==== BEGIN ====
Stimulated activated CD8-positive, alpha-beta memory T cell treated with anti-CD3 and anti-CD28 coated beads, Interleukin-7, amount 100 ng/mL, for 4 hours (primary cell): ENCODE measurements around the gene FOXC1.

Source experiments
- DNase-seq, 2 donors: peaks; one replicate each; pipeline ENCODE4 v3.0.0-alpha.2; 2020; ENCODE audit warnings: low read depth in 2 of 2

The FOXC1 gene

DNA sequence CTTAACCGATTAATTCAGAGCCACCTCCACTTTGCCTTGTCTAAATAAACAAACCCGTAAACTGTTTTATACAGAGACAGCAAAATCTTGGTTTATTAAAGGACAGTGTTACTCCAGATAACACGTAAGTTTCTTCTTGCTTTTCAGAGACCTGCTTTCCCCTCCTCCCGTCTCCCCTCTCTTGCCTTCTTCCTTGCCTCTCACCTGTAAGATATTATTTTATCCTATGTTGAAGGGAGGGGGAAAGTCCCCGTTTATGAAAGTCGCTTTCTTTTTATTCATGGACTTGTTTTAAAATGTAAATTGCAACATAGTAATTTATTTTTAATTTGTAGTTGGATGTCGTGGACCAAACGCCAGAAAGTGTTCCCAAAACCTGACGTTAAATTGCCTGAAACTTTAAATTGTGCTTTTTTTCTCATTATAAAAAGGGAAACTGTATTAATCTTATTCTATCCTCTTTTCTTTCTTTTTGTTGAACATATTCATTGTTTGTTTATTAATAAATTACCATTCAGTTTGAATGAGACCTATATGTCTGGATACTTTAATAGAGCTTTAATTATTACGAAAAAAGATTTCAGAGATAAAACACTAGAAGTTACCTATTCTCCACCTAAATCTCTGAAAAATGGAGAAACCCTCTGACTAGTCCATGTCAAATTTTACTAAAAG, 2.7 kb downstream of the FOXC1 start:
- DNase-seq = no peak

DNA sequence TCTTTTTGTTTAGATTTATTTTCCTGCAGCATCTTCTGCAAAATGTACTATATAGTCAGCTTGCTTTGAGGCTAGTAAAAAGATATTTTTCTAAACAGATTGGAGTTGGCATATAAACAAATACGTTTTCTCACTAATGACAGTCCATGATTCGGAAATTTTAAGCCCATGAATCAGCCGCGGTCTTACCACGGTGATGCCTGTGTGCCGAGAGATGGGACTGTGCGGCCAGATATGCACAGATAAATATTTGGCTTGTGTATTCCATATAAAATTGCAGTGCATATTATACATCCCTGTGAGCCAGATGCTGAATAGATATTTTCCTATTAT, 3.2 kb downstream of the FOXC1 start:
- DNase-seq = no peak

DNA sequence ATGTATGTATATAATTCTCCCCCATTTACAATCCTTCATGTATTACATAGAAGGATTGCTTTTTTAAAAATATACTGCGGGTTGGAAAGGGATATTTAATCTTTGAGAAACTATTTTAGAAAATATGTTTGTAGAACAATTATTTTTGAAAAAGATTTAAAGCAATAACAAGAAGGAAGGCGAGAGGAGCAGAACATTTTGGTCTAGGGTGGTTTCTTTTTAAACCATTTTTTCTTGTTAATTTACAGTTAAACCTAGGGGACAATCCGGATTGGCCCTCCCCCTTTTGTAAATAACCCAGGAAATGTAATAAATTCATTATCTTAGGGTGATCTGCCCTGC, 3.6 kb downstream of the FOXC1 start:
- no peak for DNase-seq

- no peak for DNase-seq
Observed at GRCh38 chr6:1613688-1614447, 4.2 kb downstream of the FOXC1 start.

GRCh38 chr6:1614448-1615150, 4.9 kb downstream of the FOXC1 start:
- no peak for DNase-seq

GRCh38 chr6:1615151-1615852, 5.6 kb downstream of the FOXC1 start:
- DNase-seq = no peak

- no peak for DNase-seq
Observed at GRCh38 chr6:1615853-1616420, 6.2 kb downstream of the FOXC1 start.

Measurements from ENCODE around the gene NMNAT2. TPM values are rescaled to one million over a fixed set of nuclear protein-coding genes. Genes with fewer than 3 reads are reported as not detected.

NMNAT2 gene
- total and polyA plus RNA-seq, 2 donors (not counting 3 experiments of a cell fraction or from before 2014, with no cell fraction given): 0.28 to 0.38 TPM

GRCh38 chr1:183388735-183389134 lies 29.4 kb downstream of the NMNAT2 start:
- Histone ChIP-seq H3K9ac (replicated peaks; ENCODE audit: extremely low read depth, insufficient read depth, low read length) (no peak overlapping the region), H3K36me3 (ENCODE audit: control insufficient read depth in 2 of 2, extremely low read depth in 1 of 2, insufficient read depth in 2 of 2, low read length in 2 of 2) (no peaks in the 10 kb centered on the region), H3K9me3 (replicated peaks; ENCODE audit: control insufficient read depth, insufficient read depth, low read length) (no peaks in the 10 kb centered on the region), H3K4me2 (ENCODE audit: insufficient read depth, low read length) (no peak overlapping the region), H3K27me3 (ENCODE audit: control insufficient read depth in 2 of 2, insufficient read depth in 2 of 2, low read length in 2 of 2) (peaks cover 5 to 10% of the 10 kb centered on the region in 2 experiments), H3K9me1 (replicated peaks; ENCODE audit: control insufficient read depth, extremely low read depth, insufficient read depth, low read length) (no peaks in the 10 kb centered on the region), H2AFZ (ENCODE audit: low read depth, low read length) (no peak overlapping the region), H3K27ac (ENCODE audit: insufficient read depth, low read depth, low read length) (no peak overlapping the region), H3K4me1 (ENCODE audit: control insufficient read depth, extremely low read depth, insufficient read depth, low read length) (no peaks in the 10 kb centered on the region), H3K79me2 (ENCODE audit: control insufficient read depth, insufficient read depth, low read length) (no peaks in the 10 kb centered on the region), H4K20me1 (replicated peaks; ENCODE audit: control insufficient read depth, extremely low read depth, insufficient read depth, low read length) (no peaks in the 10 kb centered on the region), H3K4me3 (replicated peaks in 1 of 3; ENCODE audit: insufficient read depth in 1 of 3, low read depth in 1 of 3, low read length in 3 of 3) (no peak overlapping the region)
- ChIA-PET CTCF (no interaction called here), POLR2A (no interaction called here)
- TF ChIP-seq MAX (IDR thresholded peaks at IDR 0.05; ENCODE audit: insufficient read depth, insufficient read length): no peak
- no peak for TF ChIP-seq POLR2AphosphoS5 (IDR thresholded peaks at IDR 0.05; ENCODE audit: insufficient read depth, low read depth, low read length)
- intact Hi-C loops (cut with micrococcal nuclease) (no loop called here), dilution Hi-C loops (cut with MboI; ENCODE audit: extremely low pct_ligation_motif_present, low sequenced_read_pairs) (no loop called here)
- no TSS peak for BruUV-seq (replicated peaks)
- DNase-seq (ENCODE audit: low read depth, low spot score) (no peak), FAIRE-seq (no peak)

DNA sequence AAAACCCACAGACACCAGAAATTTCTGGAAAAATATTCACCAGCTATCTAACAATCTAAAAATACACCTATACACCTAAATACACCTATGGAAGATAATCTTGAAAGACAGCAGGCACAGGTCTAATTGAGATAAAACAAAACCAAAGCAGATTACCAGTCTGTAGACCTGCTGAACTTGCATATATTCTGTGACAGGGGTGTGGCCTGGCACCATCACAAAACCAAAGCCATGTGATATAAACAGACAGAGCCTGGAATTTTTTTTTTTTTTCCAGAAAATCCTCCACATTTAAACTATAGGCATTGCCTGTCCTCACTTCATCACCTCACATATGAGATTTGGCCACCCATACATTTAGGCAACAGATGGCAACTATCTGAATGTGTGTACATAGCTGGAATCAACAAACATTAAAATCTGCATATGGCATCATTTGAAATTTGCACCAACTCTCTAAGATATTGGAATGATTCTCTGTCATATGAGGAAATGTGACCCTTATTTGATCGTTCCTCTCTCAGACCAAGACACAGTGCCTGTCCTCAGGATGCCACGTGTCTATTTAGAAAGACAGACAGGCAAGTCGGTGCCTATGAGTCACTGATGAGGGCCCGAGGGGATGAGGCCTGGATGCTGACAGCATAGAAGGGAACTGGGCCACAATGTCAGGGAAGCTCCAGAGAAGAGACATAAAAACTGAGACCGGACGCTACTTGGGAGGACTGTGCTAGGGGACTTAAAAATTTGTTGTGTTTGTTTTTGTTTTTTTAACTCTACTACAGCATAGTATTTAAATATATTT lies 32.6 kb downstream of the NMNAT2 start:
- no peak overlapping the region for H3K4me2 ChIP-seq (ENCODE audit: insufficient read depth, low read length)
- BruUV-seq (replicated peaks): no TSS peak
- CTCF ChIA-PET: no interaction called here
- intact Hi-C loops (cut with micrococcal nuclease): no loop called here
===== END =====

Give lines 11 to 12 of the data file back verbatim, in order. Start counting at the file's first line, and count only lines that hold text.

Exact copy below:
- no peak for DNase-seq
Observed at GRCh38 chr6:1613688-1614447, 4.2 kb downstream of the FOXC1 start.